All posts by Jason Amos

About Jason Amos

Jason received his bachelor’s degree from the University of Connecticut and his Master of Science from Simmons College’s Graduate School of Library and Information Science, focusing in archival management. He also received a certificate in Genealogical Research from Boston University. Jason began at NEHGS as a volunteer and then as an intern with the R. Stanton Avery Special Collections before moving into Research Services. Jason enjoys writing narrative reports and searching for every piece of information relating to an ancestor that helps reveal what their life was like.

Real photos

Mather Block Photo Post CardA few weeks ago, I went to one of the regular postcard shows that I frequent in the summer and came across a postcard that fills in a missing image in my family history. My entire postcard collection consists of images from Windsor Locks, Connecticut, where my Italian ancestors settled and lived for multiple generations. I have many of the mass-produced ones as well as some real photo postcards that show the flooding of the Connecticut River in 1936 and others showing houses that no longer stand. Continue reading Real photos

Tradition as deceiver

View of Windsor Locks
Courtesy of UConn Libraries.

I was recently searching The American Genealogist for information and found an article titled “Tradition and Family History.”[1] The article’s opening lines are: “Tradition is a chronic deceiver, and those who put faith in it are self deceivers. This is not to say that tradition is invariably false. Sometimes a modicum of fact lies almost hidden at its base.” As a researcher, I have done quite a few cases that involve family traditions, and the article made me think about some of the stories that I have been told about my family. Continue reading Tradition as deceiver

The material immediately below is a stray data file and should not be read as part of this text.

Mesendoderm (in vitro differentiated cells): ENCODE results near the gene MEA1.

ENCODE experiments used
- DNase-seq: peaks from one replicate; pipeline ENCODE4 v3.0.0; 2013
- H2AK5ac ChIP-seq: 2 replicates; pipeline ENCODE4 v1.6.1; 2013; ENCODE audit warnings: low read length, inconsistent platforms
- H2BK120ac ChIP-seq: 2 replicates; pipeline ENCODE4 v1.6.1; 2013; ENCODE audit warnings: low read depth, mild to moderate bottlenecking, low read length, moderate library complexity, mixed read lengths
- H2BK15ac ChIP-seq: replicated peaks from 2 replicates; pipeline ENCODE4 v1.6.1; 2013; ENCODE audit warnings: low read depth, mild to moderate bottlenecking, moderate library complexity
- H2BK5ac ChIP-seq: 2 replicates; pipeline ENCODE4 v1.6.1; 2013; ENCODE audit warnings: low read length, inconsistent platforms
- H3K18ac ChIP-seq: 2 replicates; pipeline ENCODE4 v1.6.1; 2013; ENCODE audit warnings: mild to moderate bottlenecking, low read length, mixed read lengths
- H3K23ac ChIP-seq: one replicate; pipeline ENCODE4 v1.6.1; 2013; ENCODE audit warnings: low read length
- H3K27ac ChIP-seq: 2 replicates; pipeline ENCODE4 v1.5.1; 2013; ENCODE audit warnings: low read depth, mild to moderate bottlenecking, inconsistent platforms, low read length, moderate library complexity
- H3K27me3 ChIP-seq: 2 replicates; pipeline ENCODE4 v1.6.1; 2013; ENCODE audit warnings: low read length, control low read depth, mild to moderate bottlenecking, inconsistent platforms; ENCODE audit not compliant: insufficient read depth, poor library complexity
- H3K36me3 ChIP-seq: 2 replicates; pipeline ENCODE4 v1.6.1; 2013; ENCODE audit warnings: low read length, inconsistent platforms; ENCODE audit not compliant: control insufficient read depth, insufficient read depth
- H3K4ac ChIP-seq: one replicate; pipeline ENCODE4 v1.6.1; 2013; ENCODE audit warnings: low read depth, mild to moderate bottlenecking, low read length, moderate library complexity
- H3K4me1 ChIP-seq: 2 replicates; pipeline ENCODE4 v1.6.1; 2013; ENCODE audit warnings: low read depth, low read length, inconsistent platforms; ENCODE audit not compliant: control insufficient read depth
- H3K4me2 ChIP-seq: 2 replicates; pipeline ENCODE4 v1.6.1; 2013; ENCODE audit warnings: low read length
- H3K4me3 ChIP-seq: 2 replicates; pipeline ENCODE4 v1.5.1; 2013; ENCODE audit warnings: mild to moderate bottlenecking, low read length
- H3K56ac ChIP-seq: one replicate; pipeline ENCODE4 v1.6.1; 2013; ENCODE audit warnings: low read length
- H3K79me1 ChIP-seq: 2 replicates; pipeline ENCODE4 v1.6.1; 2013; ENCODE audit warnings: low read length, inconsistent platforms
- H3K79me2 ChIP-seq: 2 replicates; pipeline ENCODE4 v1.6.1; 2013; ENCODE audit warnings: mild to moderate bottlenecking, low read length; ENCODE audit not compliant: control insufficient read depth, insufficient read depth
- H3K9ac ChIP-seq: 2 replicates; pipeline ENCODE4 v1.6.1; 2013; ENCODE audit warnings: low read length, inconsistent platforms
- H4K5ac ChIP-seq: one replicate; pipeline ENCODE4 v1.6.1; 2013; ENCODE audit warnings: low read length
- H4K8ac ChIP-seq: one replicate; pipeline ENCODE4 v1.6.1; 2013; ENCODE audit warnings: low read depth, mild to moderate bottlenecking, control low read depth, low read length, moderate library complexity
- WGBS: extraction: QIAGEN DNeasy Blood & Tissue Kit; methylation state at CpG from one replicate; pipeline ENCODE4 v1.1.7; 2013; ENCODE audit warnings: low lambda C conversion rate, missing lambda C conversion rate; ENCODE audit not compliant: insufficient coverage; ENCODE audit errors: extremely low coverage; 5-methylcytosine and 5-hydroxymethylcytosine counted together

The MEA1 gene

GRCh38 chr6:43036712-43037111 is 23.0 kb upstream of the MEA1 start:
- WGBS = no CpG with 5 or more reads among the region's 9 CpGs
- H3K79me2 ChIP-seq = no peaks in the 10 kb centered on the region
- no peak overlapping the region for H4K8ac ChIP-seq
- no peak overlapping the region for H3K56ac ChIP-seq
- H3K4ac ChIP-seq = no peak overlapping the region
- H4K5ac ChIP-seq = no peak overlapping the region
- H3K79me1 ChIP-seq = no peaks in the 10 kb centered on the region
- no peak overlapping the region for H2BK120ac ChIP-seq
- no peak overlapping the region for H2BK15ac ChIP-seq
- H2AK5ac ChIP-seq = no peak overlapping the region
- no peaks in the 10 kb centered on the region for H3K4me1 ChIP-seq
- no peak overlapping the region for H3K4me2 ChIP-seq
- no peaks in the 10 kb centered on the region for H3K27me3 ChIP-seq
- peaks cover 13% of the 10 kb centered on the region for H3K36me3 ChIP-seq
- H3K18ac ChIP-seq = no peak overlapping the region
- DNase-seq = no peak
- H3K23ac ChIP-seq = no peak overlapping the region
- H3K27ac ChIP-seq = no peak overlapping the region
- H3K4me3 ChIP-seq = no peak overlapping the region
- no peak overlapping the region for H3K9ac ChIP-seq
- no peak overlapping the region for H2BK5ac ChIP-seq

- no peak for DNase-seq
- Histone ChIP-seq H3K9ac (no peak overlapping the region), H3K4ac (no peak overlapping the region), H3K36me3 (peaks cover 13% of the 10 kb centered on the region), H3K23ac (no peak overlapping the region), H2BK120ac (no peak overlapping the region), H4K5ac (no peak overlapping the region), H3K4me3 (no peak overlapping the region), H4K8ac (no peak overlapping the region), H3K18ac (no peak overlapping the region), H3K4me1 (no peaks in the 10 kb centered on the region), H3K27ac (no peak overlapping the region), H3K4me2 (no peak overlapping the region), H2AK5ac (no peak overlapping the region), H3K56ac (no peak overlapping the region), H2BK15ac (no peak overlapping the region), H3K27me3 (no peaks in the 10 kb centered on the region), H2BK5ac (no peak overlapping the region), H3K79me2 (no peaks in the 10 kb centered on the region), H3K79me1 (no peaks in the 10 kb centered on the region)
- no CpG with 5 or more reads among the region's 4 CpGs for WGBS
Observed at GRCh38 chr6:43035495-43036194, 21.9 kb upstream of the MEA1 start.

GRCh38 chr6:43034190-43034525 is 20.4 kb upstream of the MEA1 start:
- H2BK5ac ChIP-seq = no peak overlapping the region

Taking the long view

Stack of papersAs a researcher, I most enjoy looking through collections of personal papers. For me, seeing what items still exist is just as interesting as finding the data they contain. I have gone through family papers that I was told were “junk” and found information that I would have never found elsewhere, and which only exists because someone thought it was important enough to keep. It was when pondering my family papers and the records I create in my own research that I began to think about future genealogists. Continue reading Taking the long view

Adding context to my genealogy

Amos 1
Images from the author’s collection

I could easily go up to the seventh floor here at NEHGS and find a lot of my ancestry in published genealogies, but my research interests have gone in a different direction: I have spent close to the last six years researching the branches of my Italian family in Windsor Locks, Connecticut, and writing a genealogy that traces all of the descendants of the earliest generation. Continue reading Adding context to my genealogy